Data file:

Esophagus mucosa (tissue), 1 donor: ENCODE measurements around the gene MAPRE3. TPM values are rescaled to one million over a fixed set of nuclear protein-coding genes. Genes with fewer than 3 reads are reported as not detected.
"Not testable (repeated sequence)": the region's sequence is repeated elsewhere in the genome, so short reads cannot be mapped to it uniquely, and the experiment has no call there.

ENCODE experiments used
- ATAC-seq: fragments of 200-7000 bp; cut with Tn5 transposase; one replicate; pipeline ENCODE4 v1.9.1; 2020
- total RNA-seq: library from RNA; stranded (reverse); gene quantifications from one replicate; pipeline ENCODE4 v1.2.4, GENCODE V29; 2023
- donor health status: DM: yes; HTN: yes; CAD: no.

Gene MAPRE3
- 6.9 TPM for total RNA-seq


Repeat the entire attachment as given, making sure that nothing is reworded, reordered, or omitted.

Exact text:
Esophagus mucosa (tissue), 1 donor: ENCODE measurements around the gene MAPRE3. TPM values are rescaled to one million over a fixed set of nuclear protein-coding genes. Genes with fewer than 3 reads are reported as not detected.
"Not testable (repeated sequence)": the region's sequence is repeated elsewhere in the genome, so short reads cannot be mapped to it uniquely, and the experiment has no call there.

ENCODE experiments used
- ATAC-seq: fragments of 200-7000 bp; cut with Tn5 transposase; one replicate; pipeline ENCODE4 v1.9.1; 2020
- total RNA-seq: library from RNA; stranded (reverse); gene quantifications from one replicate; pipeline ENCODE4 v1.2.4, GENCODE V29; 2023
- donor health status: DM: yes; HTN: yes; CAD: no.

Gene MAPRE3
- 6.9 TPM for total RNA-seq